Re: tips for using dry pigment
i got the P-F issues on friday (that was rather quick). thanks! i've been reading like mad since then.
sugar: i need the sugar to keep the curl out of the carbon tissue. i can't go below 60gr/liter. i've tried 40 and it was too little. one time i completely forgot the sugar and the result was a tissue that was almost unusable because of the curl.
i've read carbon formulas that called for a lot of strange stuff, honey one among them. i got the forumla with sugar from the sandy king article on unblinkingeye. i think the sugar is not supposed to do anything image-wise, but only keep the tissue flat.
whoops. i used the wrong word, "brick and mortar" for "pestle and mortar". of course i was not grinding it with a brick. i do use "grinding" to mix the pigment with the fluid, not to grind the pigment finer. i read a little about how it's done in painting and they all used a thing like a mortar and pestle to mix it.
i don't have problems mixing for gum, it's fine after just a little mixing with the brush. carbon is different, it's a lot more pigment (7gr for 500ml pigmented gelatin solution). when i put the water into the mortar, the pigment floats on top at first, then goes into the solution while mixing. i thought about adding a dash of alcohol to get rid of the surface tension of the water. it would make the process easier and less messy at the beginning.
i have to pre-mix the pigment in a little bit of fluid before adding it to the whole batch; mixing it in the 500ml of gelatin would be very messy and impractical. so i just mix it in a little bit of water, then add it to the whole.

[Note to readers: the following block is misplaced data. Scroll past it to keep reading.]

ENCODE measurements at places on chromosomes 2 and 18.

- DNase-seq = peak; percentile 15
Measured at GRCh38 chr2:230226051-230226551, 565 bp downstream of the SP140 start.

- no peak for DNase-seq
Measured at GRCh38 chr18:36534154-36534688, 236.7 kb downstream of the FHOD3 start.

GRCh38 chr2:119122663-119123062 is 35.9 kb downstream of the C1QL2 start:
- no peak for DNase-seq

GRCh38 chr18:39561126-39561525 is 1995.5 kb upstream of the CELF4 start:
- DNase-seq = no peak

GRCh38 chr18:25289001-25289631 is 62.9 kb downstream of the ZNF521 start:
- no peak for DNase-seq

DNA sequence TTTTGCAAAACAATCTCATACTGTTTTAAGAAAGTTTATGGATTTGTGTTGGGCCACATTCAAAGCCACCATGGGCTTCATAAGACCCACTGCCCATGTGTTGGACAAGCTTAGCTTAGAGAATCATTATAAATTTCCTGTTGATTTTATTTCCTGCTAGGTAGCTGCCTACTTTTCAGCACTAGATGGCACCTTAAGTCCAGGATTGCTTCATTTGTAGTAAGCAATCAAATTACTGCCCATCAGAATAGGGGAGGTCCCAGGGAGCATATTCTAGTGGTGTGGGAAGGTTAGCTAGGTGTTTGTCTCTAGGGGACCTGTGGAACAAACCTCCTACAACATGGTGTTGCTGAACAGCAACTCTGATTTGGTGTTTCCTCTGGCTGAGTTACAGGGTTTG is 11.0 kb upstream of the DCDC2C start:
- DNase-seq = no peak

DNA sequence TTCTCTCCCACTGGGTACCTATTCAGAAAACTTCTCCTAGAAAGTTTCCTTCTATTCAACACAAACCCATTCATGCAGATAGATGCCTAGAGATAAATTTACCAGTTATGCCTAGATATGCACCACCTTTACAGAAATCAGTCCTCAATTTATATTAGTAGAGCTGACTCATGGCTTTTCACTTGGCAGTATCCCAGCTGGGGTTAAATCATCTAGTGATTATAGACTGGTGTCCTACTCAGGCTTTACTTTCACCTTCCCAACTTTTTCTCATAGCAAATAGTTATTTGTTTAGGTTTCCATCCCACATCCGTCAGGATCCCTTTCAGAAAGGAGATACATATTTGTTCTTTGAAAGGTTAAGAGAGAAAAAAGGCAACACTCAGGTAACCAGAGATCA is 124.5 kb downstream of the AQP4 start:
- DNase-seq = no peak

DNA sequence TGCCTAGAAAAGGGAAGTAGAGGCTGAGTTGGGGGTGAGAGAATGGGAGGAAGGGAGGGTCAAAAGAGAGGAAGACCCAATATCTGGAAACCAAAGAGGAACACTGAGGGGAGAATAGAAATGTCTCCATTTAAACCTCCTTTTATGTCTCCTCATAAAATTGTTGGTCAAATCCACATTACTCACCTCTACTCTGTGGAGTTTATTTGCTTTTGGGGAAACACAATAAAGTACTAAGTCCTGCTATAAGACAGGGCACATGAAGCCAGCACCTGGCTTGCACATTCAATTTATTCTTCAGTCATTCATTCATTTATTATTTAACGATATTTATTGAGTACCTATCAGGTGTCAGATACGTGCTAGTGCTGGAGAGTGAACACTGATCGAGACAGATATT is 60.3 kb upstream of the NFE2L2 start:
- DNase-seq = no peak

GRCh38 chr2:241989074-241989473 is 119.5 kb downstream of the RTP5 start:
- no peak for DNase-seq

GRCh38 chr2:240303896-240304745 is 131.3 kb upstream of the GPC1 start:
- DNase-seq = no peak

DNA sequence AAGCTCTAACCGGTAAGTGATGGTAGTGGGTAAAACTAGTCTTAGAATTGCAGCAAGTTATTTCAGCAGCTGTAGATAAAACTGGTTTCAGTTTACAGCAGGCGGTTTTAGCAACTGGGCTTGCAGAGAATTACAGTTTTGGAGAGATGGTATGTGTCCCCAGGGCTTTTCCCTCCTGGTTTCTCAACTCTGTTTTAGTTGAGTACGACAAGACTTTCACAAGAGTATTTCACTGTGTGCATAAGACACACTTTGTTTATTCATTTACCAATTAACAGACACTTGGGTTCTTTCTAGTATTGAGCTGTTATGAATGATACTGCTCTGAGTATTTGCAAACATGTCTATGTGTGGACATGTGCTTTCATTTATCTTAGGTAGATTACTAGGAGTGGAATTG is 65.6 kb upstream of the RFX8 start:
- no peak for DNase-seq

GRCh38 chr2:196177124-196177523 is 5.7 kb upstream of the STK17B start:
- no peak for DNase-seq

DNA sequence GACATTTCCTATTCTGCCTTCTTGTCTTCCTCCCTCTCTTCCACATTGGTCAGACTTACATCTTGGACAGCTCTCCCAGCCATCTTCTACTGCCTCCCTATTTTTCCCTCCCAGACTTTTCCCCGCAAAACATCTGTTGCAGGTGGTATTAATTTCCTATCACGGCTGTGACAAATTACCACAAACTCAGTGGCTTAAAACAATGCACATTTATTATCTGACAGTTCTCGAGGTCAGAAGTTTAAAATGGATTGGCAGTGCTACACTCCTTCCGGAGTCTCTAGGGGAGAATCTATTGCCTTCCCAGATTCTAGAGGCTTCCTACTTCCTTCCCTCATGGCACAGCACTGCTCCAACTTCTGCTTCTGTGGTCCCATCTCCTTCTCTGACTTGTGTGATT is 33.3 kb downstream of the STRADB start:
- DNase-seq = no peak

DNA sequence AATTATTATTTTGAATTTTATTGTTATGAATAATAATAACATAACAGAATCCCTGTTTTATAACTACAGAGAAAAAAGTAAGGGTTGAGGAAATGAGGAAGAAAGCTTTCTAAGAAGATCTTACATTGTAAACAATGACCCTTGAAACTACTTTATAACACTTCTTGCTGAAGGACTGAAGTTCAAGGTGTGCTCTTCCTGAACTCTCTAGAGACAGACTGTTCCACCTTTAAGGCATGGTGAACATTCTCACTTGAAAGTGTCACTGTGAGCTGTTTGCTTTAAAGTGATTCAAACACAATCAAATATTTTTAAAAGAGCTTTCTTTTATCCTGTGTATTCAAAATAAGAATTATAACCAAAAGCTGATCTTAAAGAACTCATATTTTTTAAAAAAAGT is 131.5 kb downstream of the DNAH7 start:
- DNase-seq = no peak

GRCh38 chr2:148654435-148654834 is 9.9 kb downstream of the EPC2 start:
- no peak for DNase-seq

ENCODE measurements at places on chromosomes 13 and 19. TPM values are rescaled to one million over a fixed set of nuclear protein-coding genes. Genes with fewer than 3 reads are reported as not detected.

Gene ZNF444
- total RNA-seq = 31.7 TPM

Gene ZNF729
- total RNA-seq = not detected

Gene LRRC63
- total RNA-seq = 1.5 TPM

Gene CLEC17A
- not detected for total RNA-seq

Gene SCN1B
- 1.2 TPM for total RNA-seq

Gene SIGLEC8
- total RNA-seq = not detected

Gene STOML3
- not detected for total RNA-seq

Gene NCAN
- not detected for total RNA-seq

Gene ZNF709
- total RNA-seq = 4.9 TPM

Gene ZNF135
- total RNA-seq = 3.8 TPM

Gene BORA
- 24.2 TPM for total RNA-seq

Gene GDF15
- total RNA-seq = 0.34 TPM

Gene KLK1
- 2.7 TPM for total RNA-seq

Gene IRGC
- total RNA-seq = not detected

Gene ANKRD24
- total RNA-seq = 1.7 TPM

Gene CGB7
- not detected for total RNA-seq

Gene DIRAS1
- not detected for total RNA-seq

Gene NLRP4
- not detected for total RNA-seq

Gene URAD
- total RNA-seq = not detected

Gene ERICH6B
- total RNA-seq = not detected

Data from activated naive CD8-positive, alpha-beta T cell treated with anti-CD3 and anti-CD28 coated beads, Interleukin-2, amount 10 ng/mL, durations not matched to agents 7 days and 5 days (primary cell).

i still haven't got a stouffer-step wedge, but i just prepared some carbon tissue to do the same testing with chart throb (digital step wedge and analysis program), i just did with gum printing. so, soon i'll be able to say more about that.
(i could post the scans of my comparsion of 5% vr saturated ammonium dichromate, if interesting to someone and not a complete bore fest. saturated is highly superior, step-wise. but i might try and use 5% for my shadow exposures)
Judy Seigel schrieb:
On Sun, 10 May 2009, email@example.com wrote:
i mostly use dry pigment for all my alternative processes. i started using it, because of a misconception that most alternative photo printers prefer it. later i learned that it just the opposite is the case. but actually i want to keep using it. it's way cheaper (i can buy 80gr of lamp black - which lasts a long time - for the price of on 15ml tube) and i already bought about ten jars. so far i haven't had any problems with printing gum (i put a little bit in a jar, mix it with gum and dichromate with a brush - no problems, no specks at all). but sometimes with carbon i get these specks (i'm not really sure if it's the pigment or the sugar in the mix (i use a rather high sugar content). i filter the carbon solution through a piece of nylon (? - the stuff women's stockings are made of), but still - mostly with the last tissue of the batch; of course the specks go down to the bottom. my normal procedure is to first mix the pigment with a brush and a dash of water, then grind it with a brick and mortar, then put it into the gelatine + sugar solution. i tried grinding the pigment in a little bit of gelatine solution, but using water was better. i once put a little big of alcohol (it's an old bottle labeled "brennspiritus" ("ethanol") i inherited from my grandfather, but i don't really know which kind of alcohol it really is, it's ages old) into the pigment mix and this had the good effect that the pigment sinks to the bottom, instead of swimming on top of the water. it makes the mixing a lot easier. what else could i add that would make the mixing and grinding easier. i haven't added any alcohol or whatever to my pigment mixes for alt. processes so far, because i'm afraid it could interfere with the process.